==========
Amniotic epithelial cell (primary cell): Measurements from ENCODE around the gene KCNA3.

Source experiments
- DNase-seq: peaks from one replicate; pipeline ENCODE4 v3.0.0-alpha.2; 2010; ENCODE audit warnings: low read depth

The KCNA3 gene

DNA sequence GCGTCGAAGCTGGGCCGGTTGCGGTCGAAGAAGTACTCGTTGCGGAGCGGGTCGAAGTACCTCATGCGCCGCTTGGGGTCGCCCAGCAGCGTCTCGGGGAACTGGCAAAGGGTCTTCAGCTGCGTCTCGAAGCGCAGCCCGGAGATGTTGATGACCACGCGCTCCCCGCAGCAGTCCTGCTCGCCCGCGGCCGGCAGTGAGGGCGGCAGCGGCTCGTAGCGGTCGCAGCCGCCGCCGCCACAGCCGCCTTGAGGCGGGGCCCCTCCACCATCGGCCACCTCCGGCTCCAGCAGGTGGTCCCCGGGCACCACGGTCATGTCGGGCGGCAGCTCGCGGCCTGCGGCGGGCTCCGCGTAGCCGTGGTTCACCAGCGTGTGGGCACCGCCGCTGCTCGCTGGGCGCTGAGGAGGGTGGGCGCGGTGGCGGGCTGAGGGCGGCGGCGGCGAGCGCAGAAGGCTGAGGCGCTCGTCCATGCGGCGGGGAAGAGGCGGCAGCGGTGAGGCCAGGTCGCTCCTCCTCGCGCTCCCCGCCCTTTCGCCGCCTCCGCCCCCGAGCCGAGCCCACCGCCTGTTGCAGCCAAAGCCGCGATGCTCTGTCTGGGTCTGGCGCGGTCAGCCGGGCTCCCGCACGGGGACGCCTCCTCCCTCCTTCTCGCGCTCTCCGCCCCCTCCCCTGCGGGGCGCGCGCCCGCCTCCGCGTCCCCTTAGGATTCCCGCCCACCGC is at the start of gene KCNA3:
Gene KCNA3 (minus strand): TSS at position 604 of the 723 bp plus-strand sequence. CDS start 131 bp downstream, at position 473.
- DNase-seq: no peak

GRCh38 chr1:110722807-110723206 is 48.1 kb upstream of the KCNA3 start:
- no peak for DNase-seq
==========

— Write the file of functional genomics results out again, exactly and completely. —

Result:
Amniotic epithelial cell (primary cell): Measurements from ENCODE around the gene KCNA3.

Source experiments
- DNase-seq: peaks from one replicate; pipeline ENCODE4 v3.0.0-alpha.2; 2010; ENCODE audit warnings: low read depth

The KCNA3 gene

DNA sequence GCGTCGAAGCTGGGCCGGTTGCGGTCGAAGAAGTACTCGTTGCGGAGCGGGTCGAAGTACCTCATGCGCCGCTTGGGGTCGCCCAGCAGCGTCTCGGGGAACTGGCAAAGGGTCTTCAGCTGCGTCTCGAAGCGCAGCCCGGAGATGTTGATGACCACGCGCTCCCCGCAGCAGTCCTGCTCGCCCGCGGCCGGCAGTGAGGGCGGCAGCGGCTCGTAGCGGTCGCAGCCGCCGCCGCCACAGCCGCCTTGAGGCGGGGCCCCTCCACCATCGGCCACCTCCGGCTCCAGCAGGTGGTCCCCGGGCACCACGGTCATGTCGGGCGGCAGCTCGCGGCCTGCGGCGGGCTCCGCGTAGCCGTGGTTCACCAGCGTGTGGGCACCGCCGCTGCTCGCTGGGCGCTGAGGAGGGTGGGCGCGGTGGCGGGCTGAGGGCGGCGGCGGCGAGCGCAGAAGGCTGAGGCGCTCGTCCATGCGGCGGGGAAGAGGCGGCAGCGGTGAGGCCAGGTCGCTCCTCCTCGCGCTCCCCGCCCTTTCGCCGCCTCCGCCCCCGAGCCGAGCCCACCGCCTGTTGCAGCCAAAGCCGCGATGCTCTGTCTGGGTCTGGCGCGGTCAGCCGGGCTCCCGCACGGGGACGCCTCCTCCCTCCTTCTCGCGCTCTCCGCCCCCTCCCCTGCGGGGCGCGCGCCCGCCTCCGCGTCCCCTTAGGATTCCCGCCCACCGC is at the start of gene KCNA3:
Gene KCNA3 (minus strand): TSS at position 604 of the 723 bp plus-strand sequence. CDS start 131 bp downstream, at position 473.
- DNase-seq: no peak

GRCh38 chr1:110722807-110723206 is 48.1 kb upstream of the KCNA3 start:
- no peak for DNase-seq